From the 22nd of February to the 5th of May, the Museum of Oriental Art “Edoardo Chiossone” of Genoa, hosts “Tokyo Tsukiji”, a photographic reportage by the great Nicola Tanzini that shows the inside of the largest fish market of the world. The exhibition, cured by Aurora Canepari - who is also the director of the Museum – and by Benedetta Donato - curator of the publishing plan - , is made of 28 photographs that seem to constitute a real tale made of pictures of one of the most iconic places in the Japanese capital, which became a famous touristic attraction in Tokyo, but that unfortunately nowadays is no longer open to the public due to a government decision about the Olympic Games of 2020.
The market was built at the beginning of the XVII century, commissioned by the shongun Tokugawa Ieyasu. In the Japanese history and art, this amazing fish market is often the subject of polychrome prints “ukiyoe”; Tsukiji is also considered the icon of the urban society, symbol of the working class and representation of prosperity. It also became indicator of the commercial dynamism in the context of the fish market and frame of the eating habits of Japanese people.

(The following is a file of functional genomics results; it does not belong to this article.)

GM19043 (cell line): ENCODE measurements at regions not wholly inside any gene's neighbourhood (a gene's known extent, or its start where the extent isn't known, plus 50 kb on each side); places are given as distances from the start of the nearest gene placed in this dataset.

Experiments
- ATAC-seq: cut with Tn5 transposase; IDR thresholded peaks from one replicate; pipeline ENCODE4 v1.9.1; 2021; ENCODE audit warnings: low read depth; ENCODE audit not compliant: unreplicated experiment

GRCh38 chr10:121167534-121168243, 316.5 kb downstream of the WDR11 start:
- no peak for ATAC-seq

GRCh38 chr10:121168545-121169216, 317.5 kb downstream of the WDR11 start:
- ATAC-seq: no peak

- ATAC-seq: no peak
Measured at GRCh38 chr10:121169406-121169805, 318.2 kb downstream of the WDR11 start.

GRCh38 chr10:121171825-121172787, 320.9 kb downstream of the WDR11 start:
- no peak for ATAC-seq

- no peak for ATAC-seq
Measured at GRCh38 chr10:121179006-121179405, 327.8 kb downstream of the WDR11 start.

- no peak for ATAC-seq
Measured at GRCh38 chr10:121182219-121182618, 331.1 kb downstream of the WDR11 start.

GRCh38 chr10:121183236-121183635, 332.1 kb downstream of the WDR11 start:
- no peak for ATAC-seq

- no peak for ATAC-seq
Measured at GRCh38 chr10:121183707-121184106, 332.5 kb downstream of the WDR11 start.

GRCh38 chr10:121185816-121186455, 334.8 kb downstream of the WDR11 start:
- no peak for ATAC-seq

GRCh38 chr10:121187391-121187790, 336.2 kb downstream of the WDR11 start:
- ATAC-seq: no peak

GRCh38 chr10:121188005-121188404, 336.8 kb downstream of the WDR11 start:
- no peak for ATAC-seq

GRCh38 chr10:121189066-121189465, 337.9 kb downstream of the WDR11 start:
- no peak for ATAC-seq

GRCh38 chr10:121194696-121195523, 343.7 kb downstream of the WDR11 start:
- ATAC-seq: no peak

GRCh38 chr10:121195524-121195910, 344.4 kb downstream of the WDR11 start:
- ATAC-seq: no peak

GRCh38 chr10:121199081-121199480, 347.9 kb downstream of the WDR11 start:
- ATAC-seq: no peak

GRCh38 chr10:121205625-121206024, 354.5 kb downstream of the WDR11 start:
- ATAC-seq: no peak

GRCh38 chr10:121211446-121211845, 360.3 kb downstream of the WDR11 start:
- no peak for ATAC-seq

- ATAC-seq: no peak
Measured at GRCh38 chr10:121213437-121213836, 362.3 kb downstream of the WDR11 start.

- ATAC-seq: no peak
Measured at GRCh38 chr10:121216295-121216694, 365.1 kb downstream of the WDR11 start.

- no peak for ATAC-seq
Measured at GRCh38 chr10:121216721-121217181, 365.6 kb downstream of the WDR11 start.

In more than two years of work and researches, Nicola Tanzini chose to highlight a less known side of Tsukiji: the moment of the day when the workers get ready to close the market, when they finally stop doing their tasks and can take a break from their job, started before sunrise.
The whole reportage by Tanzini is enclosed in its namesake book (Contrast - page 200; over 130 pictures in Italian, English, French and Japanese cured by Benedetta Donato), divided into eight sections corresponding to the different phases spotted by the curator, from the depopulation of the market to the cleaning operations, from the portraits of the sellers’ work to their moments of relax.
The exhibition in Genoa links photographic prints, which depict important parts of the Japanese culture and tradition, to the permanent collection of the Museum of Oriental Art, considered the main one in Italy and one of the most important in Europe.
Through this point of view, visual arts and plastic arts, belonging to different periods of time, collide and melt into a continuum, underlining the dedication of the Museum in the work of enhancement of traditions from the past and from the present.
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